By: William Shakespeare. At: Ingraham Park, Evanston. Tickets: MuseOfFire.weebly.com; free. Runs through: Sept. 9
Richard III transforms before the audience's eyes early on in Muse of Fire's titular production. Halfway through the opening soliloquy about his physical flaws ( which are so pronounced that dogs bark at the mere sight of him ), actor Jon Beal hitches up his shoulder, and uses a belt to cinch a stiff hand to his chest. For Richard, how one looks is useful theatre, not reality.
The same could said for Muse of Fire's final open-air production, which transforms the shadow under two trees into a throne room, a jail cell, and a battlefield simply with words. We believe our reality to be what the actors tell us, director Jemma Alix Levy warns in this staging, and it is that acceptance that can damn, as well as uplift.
If you are unfamiliar with Shakespeare's tale of bloodshed and betrayal, just know that Richard sets his sights on the crown quite soon after the War of the Roses, and sets about murderingsometimes after royal marriageeveryone who stands in his way. His sister Clarence ( Sonia Goldberg ) is the first victim, with King Edward ( James Dolbeare ), as well as his tender-aged prince ( Drew Straub ) not far behind; the opportunistic Buckingham ( Chelsea Rolfes ) aids him in these schemes. Richard convinces Lady Anne ( understudy Ann-Claude Rakotoniaina ), whose husband he killed in battle, to wed him, while he destroys the lives of Queen Elizabeth ( Annelise Dickinson ), the former Queen Margaret ( Elizabeth Rentfro ), and his own mother ( Rebecca Fletcher ). And this is all before the ghosts show up.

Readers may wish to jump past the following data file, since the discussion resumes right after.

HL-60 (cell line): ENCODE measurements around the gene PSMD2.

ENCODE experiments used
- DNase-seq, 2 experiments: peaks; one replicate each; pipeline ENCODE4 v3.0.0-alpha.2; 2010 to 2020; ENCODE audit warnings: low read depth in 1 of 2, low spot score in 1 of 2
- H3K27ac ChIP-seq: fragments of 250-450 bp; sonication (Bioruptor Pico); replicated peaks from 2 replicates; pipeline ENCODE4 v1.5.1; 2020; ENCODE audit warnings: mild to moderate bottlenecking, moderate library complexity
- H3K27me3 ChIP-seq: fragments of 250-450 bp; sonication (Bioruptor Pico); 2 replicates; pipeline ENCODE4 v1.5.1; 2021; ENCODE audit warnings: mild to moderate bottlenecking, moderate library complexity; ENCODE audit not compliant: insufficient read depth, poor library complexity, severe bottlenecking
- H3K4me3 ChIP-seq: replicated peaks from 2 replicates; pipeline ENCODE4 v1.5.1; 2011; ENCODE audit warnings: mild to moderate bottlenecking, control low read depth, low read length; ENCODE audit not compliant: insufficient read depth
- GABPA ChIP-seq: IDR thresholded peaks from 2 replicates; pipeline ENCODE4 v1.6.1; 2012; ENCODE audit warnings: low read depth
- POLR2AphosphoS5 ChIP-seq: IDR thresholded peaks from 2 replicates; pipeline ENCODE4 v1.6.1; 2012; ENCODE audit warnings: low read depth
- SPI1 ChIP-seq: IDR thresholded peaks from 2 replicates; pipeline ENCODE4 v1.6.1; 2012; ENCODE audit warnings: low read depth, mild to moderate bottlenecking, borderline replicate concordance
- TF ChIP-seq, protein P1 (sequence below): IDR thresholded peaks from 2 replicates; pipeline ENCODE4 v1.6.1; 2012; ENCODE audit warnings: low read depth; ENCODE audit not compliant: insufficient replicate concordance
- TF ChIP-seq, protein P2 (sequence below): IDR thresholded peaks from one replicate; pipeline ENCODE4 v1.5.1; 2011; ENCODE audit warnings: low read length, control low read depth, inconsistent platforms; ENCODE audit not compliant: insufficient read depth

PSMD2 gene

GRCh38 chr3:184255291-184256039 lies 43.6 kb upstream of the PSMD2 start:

This play is less a history and more a cavalcade of misery. It is an early take on England's royal lines, and Shakespeare's dramaturgy allows for much word play, but little relief, or any sense of who is loyal to whom and why. Thus, the actors must make each relationship spiteful and clear, and the ensemble largely succeeds in this. Fletcher is particularly damning in her cold stare down of Beal, proving that years of looking into her son's eyes has rendered her fearless.
Rentfro brings a robust hatred to her curses, and Dickinson excels as she falls further and further from glory, finding strength in anger. Rolfes is a great foil and fair weather friend for Beal, whose ability to turn from villain to penitent on a dime serves him well. Richard tells us he cannot play a leading role or romantic hero, but he can and does, pairing lies with fear effortlessly. I missed the shades of doubt entering the king's mind in Beal's performance, but that may come later in the run.
Levy's sharp text work paints a vivid picture of how accepting horrible threats and cajoling tones can create this plot's "civil wounds," and give rise to a tyrant. Muse of Fire ends its ten year run as a company with this production, and its emphasis on barebones stagings, coupled with energetic fight choreography and of the moment thematic resonances, will be missed in summers to come.